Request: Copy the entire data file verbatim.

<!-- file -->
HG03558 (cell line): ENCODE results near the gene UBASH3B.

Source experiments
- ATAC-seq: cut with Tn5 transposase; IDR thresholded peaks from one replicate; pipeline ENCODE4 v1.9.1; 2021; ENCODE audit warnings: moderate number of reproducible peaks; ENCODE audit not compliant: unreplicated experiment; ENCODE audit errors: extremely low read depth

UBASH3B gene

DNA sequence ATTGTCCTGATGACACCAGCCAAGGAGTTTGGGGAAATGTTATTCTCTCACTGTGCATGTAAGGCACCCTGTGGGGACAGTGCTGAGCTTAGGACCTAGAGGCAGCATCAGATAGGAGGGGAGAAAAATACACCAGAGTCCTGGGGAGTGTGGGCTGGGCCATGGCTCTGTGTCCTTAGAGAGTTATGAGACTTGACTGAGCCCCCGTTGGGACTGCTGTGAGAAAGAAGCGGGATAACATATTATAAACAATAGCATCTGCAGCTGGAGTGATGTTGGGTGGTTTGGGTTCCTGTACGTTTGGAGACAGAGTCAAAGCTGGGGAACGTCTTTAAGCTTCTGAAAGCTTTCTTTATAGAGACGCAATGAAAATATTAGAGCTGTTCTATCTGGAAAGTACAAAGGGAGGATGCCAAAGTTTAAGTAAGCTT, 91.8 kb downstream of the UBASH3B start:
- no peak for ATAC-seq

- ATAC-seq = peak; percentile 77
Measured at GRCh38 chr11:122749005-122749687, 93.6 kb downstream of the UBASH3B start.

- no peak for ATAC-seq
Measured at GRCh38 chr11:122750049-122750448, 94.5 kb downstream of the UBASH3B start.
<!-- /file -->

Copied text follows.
HG03558 (cell line): ENCODE results near the gene UBASH3B.

Source experiments
- ATAC-seq: cut with Tn5 transposase; IDR thresholded peaks from one replicate; pipeline ENCODE4 v1.9.1; 2021; ENCODE audit warnings: moderate number of reproducible peaks; ENCODE audit not compliant: unreplicated experiment; ENCODE audit errors: extremely low read depth

UBASH3B gene

DNA sequence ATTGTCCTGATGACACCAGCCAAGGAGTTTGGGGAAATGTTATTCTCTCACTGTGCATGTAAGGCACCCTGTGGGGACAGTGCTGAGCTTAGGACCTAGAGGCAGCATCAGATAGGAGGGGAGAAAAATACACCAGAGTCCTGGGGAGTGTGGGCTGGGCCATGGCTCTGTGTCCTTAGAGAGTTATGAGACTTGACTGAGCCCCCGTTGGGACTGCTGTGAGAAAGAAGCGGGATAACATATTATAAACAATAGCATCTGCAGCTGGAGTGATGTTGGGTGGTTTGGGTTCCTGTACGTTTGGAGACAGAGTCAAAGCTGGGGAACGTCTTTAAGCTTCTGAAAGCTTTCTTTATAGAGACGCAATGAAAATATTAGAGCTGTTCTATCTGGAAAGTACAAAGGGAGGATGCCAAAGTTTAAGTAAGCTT, 91.8 kb downstream of the UBASH3B start:
- no peak for ATAC-seq

- ATAC-seq = peak; percentile 77
Measured at GRCh38 chr11:122749005-122749687, 93.6 kb downstream of the UBASH3B start.

- no peak for ATAC-seq
Measured at GRCh38 chr11:122750049-122750448, 94.5 kb downstream of the UBASH3B start.